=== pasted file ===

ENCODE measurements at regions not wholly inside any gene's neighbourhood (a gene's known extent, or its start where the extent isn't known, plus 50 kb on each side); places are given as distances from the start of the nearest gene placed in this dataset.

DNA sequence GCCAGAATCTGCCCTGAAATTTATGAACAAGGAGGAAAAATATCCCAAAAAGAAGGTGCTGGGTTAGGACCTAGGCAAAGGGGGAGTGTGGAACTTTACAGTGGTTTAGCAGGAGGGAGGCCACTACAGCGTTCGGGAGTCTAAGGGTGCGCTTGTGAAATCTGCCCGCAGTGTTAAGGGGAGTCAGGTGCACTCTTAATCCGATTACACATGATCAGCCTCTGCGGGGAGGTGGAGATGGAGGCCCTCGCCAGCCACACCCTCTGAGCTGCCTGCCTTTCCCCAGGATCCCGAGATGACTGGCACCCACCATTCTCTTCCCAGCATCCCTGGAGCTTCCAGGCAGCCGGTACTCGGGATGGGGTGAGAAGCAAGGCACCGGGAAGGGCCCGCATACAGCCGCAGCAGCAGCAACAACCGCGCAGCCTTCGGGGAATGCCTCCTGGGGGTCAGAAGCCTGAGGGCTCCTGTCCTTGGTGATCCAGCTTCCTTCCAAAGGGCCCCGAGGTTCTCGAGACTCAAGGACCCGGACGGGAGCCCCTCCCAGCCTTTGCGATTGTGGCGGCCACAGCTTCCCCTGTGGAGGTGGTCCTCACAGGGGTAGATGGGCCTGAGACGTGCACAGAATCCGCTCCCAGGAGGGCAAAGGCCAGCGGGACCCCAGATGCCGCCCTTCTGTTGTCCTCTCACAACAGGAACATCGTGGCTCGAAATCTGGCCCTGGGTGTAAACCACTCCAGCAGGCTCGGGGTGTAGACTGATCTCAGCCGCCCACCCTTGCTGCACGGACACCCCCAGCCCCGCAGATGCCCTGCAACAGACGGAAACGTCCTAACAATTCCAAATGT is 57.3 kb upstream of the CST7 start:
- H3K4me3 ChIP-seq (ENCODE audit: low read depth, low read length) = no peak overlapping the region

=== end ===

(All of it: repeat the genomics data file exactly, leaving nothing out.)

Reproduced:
ENCODE measurements at regions not wholly inside any gene's neighbourhood (a gene's known extent, or its start where the extent isn't known, plus 50 kb on each side); places are given as distances from the start of the nearest gene placed in this dataset.

DNA sequence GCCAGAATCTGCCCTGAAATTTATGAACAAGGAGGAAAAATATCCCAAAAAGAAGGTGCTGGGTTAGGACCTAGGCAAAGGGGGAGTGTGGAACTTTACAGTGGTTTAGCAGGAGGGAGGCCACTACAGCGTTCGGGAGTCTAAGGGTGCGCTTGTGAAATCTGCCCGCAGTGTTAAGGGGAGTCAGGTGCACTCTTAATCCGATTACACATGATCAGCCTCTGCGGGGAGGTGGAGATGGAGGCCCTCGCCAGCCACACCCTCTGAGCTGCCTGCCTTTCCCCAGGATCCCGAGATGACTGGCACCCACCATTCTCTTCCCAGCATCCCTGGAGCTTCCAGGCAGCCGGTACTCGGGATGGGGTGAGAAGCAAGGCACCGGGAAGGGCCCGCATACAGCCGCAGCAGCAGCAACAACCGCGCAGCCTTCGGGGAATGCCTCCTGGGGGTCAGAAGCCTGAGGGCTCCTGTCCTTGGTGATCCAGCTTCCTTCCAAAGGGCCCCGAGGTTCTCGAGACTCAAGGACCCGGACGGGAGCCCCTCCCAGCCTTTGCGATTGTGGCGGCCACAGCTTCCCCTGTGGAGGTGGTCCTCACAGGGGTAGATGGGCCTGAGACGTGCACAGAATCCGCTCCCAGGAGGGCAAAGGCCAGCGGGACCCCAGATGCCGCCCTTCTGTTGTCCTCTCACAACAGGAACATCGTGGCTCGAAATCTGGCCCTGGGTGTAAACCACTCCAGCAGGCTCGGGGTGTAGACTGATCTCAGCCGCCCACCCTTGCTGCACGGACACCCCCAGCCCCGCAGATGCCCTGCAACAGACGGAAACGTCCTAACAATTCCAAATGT is 57.3 kb upstream of the CST7 start:
- H3K4me3 ChIP-seq (ENCODE audit: low read depth, low read length) = no peak overlapping the region